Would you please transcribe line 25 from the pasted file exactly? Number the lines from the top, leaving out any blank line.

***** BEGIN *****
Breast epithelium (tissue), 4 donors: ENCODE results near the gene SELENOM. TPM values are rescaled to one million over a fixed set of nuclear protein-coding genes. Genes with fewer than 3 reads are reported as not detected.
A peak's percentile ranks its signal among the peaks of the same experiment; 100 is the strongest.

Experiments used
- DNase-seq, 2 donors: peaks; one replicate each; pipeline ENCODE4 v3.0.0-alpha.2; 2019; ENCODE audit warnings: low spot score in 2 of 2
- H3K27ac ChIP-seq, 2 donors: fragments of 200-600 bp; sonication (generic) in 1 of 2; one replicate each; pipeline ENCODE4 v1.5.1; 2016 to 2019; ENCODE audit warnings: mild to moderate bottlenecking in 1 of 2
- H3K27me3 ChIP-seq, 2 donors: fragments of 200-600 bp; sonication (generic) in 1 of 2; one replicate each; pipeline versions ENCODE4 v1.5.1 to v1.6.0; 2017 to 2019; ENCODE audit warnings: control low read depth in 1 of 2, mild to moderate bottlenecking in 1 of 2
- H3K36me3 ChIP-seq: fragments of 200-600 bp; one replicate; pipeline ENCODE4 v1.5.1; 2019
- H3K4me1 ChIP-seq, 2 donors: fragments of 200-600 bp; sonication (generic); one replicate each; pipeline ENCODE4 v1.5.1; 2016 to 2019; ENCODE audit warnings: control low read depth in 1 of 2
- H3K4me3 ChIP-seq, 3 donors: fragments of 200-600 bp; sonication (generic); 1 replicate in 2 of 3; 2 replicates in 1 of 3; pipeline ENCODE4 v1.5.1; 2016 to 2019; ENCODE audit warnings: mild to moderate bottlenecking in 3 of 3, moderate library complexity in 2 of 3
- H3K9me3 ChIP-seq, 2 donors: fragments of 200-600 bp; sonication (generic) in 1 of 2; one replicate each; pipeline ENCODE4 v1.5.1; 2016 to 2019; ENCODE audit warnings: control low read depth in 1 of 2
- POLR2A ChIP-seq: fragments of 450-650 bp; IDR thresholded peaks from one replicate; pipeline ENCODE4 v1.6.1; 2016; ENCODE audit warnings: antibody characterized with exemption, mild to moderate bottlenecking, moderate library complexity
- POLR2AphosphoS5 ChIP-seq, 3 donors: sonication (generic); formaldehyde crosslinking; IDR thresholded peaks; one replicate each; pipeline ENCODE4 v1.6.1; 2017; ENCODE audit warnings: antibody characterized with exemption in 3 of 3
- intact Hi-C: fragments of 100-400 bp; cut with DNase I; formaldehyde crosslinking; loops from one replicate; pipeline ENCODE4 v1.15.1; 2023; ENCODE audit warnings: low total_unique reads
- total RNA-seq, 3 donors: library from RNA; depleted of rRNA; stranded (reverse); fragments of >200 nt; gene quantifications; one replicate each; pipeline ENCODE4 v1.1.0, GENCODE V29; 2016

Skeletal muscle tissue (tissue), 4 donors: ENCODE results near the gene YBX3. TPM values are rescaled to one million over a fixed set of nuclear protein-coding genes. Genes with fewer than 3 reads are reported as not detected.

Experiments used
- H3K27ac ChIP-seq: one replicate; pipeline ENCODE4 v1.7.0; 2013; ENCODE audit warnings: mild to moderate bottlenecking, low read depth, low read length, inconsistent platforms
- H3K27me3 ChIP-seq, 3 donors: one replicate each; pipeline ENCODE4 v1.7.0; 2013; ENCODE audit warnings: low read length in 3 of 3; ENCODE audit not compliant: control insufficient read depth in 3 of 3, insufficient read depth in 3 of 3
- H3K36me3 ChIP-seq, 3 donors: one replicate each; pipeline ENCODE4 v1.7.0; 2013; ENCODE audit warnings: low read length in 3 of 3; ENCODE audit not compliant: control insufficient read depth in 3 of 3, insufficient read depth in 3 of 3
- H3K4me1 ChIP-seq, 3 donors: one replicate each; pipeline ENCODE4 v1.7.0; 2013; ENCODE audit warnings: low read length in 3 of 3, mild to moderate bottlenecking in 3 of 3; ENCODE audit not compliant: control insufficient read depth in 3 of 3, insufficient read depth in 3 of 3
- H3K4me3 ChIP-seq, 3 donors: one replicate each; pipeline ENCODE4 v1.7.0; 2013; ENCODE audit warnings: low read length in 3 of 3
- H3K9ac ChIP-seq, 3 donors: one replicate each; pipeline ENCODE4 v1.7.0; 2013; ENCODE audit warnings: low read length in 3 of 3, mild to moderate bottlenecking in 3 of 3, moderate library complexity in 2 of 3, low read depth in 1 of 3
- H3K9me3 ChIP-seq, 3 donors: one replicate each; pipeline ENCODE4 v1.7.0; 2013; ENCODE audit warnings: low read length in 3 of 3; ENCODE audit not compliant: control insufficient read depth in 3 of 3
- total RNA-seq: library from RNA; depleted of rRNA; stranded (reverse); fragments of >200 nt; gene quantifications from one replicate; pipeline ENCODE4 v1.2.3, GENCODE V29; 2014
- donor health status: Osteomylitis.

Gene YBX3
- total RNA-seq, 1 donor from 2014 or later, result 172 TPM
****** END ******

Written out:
- donor health status: Osteomylitis.